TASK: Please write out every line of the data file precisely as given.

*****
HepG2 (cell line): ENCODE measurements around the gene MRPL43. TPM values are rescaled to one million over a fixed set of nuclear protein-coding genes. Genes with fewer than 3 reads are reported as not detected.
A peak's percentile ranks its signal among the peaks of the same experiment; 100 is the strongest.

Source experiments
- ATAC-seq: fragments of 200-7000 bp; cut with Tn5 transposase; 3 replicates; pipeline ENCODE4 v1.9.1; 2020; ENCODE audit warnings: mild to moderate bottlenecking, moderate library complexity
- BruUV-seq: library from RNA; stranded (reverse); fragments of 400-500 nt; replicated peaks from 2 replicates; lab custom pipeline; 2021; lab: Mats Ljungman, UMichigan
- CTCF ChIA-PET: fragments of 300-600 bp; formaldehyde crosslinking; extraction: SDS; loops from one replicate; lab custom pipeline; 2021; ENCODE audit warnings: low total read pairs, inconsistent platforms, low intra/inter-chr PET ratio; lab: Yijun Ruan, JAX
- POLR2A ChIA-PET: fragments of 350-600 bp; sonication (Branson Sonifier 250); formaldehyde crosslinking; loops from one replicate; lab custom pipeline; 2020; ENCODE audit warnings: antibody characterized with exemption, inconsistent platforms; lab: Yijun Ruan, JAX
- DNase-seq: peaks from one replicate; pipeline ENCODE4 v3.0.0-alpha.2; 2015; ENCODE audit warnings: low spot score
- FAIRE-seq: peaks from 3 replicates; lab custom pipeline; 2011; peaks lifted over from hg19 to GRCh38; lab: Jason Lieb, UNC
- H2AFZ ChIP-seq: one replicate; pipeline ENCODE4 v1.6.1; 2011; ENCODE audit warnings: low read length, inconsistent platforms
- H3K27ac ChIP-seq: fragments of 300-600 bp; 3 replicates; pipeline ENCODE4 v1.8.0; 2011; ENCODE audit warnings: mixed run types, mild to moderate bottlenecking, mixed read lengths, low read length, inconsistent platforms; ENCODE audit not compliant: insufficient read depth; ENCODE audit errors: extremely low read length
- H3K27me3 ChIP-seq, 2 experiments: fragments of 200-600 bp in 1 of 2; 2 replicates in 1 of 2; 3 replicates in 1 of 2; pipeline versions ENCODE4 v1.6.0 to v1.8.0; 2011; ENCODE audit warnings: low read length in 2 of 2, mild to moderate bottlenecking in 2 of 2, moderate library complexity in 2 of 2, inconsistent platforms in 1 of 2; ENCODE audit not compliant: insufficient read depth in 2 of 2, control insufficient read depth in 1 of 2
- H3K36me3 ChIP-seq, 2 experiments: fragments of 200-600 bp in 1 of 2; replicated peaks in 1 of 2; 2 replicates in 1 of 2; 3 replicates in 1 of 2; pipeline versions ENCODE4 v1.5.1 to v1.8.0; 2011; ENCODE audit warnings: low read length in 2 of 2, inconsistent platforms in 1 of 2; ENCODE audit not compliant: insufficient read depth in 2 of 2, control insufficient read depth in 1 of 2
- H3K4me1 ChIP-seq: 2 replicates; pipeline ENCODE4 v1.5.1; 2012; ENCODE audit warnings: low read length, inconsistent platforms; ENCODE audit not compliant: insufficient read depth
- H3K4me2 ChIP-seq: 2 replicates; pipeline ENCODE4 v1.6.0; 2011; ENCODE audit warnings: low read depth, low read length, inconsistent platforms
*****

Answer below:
HepG2 (cell line): ENCODE measurements around the gene MRPL43. TPM values are rescaled to one million over a fixed set of nuclear protein-coding genes. Genes with fewer than 3 reads are reported as not detected.
A peak's percentile ranks its signal among the peaks of the same experiment; 100 is the strongest.

Source experiments
- ATAC-seq: fragments of 200-7000 bp; cut with Tn5 transposase; 3 replicates; pipeline ENCODE4 v1.9.1; 2020; ENCODE audit warnings: mild to moderate bottlenecking, moderate library complexity
- BruUV-seq: library from RNA; stranded (reverse); fragments of 400-500 nt; replicated peaks from 2 replicates; lab custom pipeline; 2021; lab: Mats Ljungman, UMichigan
- CTCF ChIA-PET: fragments of 300-600 bp; formaldehyde crosslinking; extraction: SDS; loops from one replicate; lab custom pipeline; 2021; ENCODE audit warnings: low total read pairs, inconsistent platforms, low intra/inter-chr PET ratio; lab: Yijun Ruan, JAX
- POLR2A ChIA-PET: fragments of 350-600 bp; sonication (Branson Sonifier 250); formaldehyde crosslinking; loops from one replicate; lab custom pipeline; 2020; ENCODE audit warnings: antibody characterized with exemption, inconsistent platforms; lab: Yijun Ruan, JAX
- DNase-seq: peaks from one replicate; pipeline ENCODE4 v3.0.0-alpha.2; 2015; ENCODE audit warnings: low spot score
- FAIRE-seq: peaks from 3 replicates; lab custom pipeline; 2011; peaks lifted over from hg19 to GRCh38; lab: Jason Lieb, UNC
- H2AFZ ChIP-seq: one replicate; pipeline ENCODE4 v1.6.1; 2011; ENCODE audit warnings: low read length, inconsistent platforms
- H3K27ac ChIP-seq: fragments of 300-600 bp; 3 replicates; pipeline ENCODE4 v1.8.0; 2011; ENCODE audit warnings: mixed run types, mild to moderate bottlenecking, mixed read lengths, low read length, inconsistent platforms; ENCODE audit not compliant: insufficient read depth; ENCODE audit errors: extremely low read length
- H3K27me3 ChIP-seq, 2 experiments: fragments of 200-600 bp in 1 of 2; 2 replicates in 1 of 2; 3 replicates in 1 of 2; pipeline versions ENCODE4 v1.6.0 to v1.8.0; 2011; ENCODE audit warnings: low read length in 2 of 2, mild to moderate bottlenecking in 2 of 2, moderate library complexity in 2 of 2, inconsistent platforms in 1 of 2; ENCODE audit not compliant: insufficient read depth in 2 of 2, control insufficient read depth in 1 of 2
- H3K36me3 ChIP-seq, 2 experiments: fragments of 200-600 bp in 1 of 2; replicated peaks in 1 of 2; 2 replicates in 1 of 2; 3 replicates in 1 of 2; pipeline versions ENCODE4 v1.5.1 to v1.8.0; 2011; ENCODE audit warnings: low read length in 2 of 2, inconsistent platforms in 1 of 2; ENCODE audit not compliant: insufficient read depth in 2 of 2, control insufficient read depth in 1 of 2
- H3K4me1 ChIP-seq: 2 replicates; pipeline ENCODE4 v1.5.1; 2012; ENCODE audit warnings: low read length, inconsistent platforms; ENCODE audit not compliant: insufficient read depth
- H3K4me2 ChIP-seq: 2 replicates; pipeline ENCODE4 v1.6.0; 2011; ENCODE audit warnings: low read depth, low read length, inconsistent platforms